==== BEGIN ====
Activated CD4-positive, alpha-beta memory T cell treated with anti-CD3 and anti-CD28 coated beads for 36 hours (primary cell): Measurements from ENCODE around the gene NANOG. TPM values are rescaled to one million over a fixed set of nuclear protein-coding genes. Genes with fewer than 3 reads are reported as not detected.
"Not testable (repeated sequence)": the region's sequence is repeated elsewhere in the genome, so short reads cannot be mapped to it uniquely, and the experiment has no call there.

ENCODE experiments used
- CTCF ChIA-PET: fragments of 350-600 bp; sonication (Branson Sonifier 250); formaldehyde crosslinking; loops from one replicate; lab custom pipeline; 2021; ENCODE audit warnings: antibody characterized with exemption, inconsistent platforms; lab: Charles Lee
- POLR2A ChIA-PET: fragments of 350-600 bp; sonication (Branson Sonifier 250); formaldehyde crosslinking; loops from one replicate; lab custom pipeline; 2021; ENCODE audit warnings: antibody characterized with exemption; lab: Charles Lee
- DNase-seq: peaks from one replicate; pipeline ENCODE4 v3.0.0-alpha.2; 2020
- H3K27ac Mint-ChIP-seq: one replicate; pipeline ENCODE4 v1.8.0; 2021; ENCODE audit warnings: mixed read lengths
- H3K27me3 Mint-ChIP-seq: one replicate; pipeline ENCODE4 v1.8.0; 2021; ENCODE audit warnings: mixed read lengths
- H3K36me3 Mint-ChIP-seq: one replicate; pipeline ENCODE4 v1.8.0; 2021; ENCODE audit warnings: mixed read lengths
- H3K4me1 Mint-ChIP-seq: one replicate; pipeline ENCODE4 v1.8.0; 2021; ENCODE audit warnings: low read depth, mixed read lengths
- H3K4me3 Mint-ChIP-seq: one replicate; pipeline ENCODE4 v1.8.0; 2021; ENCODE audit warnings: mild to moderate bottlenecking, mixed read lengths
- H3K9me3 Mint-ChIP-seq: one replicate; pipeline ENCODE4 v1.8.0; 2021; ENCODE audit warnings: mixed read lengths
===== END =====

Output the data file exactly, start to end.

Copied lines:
Activated CD4-positive, alpha-beta memory T cell treated with anti-CD3 and anti-CD28 coated beads for 36 hours (primary cell): Measurements from ENCODE around the gene NANOG. TPM values are rescaled to one million over a fixed set of nuclear protein-coding genes. Genes with fewer than 3 reads are reported as not detected.
"Not testable (repeated sequence)": the region's sequence is repeated elsewhere in the genome, so short reads cannot be mapped to it uniquely, and the experiment has no call there.

ENCODE experiments used
- CTCF ChIA-PET: fragments of 350-600 bp; sonication (Branson Sonifier 250); formaldehyde crosslinking; loops from one replicate; lab custom pipeline; 2021; ENCODE audit warnings: antibody characterized with exemption, inconsistent platforms; lab: Charles Lee
- POLR2A ChIA-PET: fragments of 350-600 bp; sonication (Branson Sonifier 250); formaldehyde crosslinking; loops from one replicate; lab custom pipeline; 2021; ENCODE audit warnings: antibody characterized with exemption; lab: Charles Lee
- DNase-seq: peaks from one replicate; pipeline ENCODE4 v3.0.0-alpha.2; 2020
- H3K27ac Mint-ChIP-seq: one replicate; pipeline ENCODE4 v1.8.0; 2021; ENCODE audit warnings: mixed read lengths
- H3K27me3 Mint-ChIP-seq: one replicate; pipeline ENCODE4 v1.8.0; 2021; ENCODE audit warnings: mixed read lengths
- H3K36me3 Mint-ChIP-seq: one replicate; pipeline ENCODE4 v1.8.0; 2021; ENCODE audit warnings: mixed read lengths
- H3K4me1 Mint-ChIP-seq: one replicate; pipeline ENCODE4 v1.8.0; 2021; ENCODE audit warnings: low read depth, mixed read lengths
- H3K4me3 Mint-ChIP-seq: one replicate; pipeline ENCODE4 v1.8.0; 2021; ENCODE audit warnings: mild to moderate bottlenecking, mixed read lengths
- H3K9me3 Mint-ChIP-seq: one replicate; pipeline ENCODE4 v1.8.0; 2021; ENCODE audit warnings: mixed read lengths